North Carolina sheriff out for racist remarks — again
A recently re-elected North Carolina sheriff resigned for the second time in three months after coming under fire for racist comments he made about employees.
Catch up quick: Columbus County sheriff Jody Greene resigned in October after a recorded phone call became public in which he said of two employees, "I'm sick of these Black bastards..." and "Every Black that I know, you need to fire him..."
- But Greene remained on the November ballot and won re-election.
- Minutes after he was sworn in on Dec. 29, District Attorney Jon David filed a petition to have him removed again, and sought to permanently disqualify him this time.
Driving the news: Greene’s attorney announced his second resignation at the beginning of a hearing for that petition Wednesday, following months of political pressure, WECT first reported.
Why it matters: While larger police departments nationwide confront racial disparities in hiring and enforcement of laws, Greene's comments created a firestorm in a rural area where a single elected official — the sheriff — holds outsized power.
- He was the top law official in a county that’s 30% Black and sits in the southeastern corner of the state, an often-forgotten region more than 100 miles from urban centers Raleigh and Charlotte.
- “Let me be clear, while elections are a popularity contest, constitutional rights belong to everyone, including the disenfranchised, including the people that do not have political power in the community," David said in a press conference Wednesday.
The big picture: Greene’s comments came after his first election, in 2018, when he narrowly defeated a Black candidate for sheriff, Lewis Hatcher, by less than 40 votes.
- Hatcher challenged the election, saying Greene shouldn’t have been eligible because he didn’t actually live in the county.
- A court appointed Jason Soles, a white man, as acting sheriff while elections officials investigated Greene’s residency.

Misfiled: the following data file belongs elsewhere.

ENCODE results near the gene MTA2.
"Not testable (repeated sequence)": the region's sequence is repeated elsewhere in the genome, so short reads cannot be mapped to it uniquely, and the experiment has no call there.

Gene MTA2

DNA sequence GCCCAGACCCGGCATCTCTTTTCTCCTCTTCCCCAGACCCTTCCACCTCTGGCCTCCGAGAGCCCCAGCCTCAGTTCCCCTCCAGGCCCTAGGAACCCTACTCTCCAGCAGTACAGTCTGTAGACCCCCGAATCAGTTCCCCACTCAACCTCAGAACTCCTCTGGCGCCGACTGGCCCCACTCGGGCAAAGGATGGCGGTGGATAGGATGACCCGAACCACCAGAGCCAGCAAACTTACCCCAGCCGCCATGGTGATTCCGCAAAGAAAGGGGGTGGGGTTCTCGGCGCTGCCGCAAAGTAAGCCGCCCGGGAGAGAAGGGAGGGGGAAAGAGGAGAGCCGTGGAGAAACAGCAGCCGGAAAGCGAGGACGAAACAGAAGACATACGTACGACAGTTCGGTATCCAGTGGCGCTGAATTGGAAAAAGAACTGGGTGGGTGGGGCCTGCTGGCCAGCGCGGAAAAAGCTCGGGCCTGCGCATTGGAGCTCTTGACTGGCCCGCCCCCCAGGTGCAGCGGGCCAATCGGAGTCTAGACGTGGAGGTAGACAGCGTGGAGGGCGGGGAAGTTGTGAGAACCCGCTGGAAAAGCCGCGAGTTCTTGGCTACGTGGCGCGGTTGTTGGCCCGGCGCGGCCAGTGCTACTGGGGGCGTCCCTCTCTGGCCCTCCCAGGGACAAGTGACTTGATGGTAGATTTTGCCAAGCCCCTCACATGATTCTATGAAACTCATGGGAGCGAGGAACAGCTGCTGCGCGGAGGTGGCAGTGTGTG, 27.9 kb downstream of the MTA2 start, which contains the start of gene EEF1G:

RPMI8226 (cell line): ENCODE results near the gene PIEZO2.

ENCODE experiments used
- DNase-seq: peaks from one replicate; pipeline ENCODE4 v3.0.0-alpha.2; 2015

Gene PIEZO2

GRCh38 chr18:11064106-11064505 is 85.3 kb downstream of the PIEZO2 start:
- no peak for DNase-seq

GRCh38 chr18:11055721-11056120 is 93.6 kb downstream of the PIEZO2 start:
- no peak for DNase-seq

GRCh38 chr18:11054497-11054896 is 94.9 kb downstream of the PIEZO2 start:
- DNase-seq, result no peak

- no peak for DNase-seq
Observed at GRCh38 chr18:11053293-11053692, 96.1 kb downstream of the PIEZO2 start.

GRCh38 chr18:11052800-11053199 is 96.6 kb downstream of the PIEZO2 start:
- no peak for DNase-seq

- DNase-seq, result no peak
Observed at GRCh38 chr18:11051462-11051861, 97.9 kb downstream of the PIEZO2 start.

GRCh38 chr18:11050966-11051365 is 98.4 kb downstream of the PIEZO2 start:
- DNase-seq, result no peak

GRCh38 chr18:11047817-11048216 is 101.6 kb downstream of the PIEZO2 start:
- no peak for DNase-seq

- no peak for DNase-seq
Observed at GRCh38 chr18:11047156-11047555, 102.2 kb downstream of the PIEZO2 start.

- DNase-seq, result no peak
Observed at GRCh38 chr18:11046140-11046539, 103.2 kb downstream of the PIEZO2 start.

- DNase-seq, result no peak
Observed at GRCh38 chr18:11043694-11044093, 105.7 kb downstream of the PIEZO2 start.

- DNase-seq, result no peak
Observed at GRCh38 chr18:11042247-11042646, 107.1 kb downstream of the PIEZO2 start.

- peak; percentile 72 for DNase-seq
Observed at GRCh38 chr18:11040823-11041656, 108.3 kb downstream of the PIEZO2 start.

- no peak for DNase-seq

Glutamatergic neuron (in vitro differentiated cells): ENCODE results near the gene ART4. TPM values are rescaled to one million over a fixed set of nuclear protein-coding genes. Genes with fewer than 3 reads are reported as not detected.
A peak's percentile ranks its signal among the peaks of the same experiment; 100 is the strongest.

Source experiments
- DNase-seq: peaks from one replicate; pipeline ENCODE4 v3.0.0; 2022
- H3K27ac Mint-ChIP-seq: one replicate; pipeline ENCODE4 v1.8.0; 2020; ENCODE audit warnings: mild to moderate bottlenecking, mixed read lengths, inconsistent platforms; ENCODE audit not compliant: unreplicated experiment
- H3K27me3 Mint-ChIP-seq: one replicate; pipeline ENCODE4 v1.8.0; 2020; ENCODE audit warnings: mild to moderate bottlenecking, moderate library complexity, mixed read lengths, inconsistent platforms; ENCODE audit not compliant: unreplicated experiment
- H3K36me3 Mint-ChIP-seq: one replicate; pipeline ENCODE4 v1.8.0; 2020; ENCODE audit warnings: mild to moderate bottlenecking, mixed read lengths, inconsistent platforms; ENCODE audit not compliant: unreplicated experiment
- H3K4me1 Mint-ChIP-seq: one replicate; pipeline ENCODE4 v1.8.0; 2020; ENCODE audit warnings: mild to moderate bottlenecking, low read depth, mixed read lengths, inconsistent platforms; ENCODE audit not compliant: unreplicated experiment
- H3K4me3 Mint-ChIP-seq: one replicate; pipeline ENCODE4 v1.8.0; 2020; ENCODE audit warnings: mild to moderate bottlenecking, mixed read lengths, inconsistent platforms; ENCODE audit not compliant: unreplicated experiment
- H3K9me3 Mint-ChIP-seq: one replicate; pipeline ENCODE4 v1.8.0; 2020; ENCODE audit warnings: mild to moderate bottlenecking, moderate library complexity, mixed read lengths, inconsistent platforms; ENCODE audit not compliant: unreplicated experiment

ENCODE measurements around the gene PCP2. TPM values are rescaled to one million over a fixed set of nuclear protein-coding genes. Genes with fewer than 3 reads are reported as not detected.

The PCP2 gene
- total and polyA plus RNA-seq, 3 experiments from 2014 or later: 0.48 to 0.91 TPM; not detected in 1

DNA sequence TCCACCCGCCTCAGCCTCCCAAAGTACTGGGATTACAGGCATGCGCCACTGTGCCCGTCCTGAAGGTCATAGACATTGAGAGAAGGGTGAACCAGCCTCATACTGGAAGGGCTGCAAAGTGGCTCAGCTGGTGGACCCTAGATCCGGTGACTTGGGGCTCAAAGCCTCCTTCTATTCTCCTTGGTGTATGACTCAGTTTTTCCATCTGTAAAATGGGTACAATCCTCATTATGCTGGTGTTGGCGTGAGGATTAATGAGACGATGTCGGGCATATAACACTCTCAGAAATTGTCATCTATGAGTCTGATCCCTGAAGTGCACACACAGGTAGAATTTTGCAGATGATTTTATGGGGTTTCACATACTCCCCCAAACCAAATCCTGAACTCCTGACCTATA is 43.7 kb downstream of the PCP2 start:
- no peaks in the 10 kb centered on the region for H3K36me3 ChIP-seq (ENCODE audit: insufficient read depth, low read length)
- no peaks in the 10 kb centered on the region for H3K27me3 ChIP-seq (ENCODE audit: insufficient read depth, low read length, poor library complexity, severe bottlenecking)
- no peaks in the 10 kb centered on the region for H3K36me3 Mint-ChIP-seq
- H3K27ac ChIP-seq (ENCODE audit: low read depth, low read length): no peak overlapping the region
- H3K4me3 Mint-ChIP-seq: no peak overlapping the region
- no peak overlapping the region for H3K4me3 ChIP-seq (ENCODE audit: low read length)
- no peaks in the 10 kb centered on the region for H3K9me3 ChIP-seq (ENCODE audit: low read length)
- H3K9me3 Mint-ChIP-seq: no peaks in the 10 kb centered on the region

- Soles told WECT last year that shortly after he took the interim job, he started receiving late-night calls from Greene complaining about Hatcher and fired sergeant Melvin Campbell, both of whom are Black.
- "He made the comment that he hated Democrats," Soles told WECT. "And then he said, 'I take that back. I hate a Black f***ing Democrat.' And I knew right then, I was like, 'Wow, this is coming from the sheriff.' And I had to start recording those conversations."
The WECT story and the recordings prompted the district attorney to petition a judge to have Greene removed from office twice: Once, about a month before the election, and again after he won re-election.
What they're saying: "Sadly, when the SBI got involved we learned that this phone call was just the tip of the iceberg," David said.
Flashback: This isn't the first time Greene has been scrutinized. In his first two years in office, the department accepted nearly $4 million in surplus military equipment, including helicopters and a mine resistant vehicle, WECT reported.
- He also faced questions about involvement with the Oath Keepers after they publicly said they invited him to their Facebook page, but told the News & Reporter of Whiteville in 2020, "I’m not a member of the Oath Keepers nor have I been a member."
Between the lines: Columbus County borders Bladen, another rural and impoverished county that was the center of a major election fraud scandal that led state elections officials to overturn the results of the 2018 9th Congressional District race.
- The central operative in that story, McCrae Dowless, also worked to help Greene get elected by less than 40 votes that same year. But national attention focused on Bladen because it involved a higher-profile congressional race.
Go deeper: The region has a history of racist law enforcement dating back to Reconstruction, as Axios’ Michael Graff and WBTV’s Nick Ochsner outlined in the 2021 book The Vote Collectors.
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